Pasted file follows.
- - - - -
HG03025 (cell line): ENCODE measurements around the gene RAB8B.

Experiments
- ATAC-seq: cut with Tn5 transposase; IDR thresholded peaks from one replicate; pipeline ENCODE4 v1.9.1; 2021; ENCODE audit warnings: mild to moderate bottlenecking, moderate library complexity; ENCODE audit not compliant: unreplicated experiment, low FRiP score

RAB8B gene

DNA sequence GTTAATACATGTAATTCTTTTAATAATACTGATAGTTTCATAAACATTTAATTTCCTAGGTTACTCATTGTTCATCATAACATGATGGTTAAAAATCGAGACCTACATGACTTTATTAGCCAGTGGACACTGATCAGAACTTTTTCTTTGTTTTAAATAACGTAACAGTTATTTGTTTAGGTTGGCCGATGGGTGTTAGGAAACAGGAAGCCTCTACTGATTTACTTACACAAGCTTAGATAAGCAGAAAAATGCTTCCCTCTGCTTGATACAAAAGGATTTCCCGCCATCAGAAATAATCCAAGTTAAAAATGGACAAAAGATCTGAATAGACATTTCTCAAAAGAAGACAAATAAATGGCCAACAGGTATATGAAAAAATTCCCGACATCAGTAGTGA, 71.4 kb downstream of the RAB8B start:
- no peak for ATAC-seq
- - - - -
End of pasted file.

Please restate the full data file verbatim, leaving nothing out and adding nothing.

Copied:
HG03025 (cell line): ENCODE measurements around the gene RAB8B.

Experiments
- ATAC-seq: cut with Tn5 transposase; IDR thresholded peaks from one replicate; pipeline ENCODE4 v1.9.1; 2021; ENCODE audit warnings: mild to moderate bottlenecking, moderate library complexity; ENCODE audit not compliant: unreplicated experiment, low FRiP score

RAB8B gene

DNA sequence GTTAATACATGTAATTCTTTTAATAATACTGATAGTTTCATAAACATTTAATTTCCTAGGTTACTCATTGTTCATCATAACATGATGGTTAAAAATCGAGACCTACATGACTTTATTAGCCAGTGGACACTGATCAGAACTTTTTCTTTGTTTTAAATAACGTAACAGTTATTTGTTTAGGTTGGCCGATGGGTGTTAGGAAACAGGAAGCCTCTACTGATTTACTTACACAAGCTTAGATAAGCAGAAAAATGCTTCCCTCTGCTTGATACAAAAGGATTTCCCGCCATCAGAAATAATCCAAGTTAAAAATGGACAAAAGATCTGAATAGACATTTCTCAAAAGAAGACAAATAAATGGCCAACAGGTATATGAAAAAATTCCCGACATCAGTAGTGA, 71.4 kb downstream of the RAB8B start:
- no peak for ATAC-seq